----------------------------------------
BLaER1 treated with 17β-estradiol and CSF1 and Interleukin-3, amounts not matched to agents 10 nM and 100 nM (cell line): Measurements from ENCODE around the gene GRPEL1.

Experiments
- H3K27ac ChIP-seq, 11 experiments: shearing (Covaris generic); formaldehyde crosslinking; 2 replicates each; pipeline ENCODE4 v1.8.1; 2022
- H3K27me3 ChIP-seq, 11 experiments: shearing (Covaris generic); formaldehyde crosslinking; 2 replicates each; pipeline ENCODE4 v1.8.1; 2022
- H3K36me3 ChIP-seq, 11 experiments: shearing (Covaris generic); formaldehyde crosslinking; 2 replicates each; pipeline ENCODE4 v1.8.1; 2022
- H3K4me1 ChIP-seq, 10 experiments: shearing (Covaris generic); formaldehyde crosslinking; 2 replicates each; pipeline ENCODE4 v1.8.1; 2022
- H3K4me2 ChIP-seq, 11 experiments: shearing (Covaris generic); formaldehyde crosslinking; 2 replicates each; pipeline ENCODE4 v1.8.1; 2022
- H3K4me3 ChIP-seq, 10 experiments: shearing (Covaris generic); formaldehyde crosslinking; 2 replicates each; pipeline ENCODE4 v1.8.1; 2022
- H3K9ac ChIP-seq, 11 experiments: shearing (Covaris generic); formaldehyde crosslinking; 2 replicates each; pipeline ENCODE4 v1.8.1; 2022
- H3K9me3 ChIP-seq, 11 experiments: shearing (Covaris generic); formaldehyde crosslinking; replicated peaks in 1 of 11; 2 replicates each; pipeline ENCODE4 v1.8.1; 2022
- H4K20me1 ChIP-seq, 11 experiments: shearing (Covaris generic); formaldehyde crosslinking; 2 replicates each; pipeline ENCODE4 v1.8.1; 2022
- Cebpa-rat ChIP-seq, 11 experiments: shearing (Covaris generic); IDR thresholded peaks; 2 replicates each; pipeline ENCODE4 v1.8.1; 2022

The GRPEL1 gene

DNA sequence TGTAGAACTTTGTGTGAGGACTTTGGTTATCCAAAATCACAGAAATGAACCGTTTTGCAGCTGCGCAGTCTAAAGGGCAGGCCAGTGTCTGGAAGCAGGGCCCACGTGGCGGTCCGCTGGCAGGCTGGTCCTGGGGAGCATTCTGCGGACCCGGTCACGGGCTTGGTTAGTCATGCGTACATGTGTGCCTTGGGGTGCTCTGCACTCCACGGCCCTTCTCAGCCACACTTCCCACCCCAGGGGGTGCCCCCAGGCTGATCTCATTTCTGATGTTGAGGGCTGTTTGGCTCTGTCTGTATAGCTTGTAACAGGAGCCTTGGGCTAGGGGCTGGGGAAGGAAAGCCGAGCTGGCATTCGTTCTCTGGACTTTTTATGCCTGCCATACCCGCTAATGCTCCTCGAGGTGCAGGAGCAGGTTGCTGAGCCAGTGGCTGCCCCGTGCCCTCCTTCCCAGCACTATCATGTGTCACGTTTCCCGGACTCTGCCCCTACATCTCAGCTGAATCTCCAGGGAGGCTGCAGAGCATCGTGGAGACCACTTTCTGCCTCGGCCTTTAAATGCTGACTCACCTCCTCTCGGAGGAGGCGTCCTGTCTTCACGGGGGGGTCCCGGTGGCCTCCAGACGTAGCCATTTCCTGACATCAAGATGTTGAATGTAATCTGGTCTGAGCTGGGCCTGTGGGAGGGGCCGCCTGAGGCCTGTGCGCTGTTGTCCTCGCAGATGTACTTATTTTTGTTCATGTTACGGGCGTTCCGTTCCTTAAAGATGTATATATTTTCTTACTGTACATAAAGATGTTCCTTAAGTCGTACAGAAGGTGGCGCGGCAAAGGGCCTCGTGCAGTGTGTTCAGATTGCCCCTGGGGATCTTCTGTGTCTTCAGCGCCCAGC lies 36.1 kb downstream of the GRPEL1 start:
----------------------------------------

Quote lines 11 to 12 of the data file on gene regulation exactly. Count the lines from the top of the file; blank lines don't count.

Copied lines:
- H4K20me1 ChIP-seq, 11 experiments: shearing (Covaris generic); formaldehyde crosslinking; 2 replicates each; pipeline ENCODE4 v1.8.1; 2022
- Cebpa-rat ChIP-seq, 11 experiments: shearing (Covaris generic); IDR thresholded peaks; 2 replicates each; pipeline ENCODE4 v1.8.1; 2022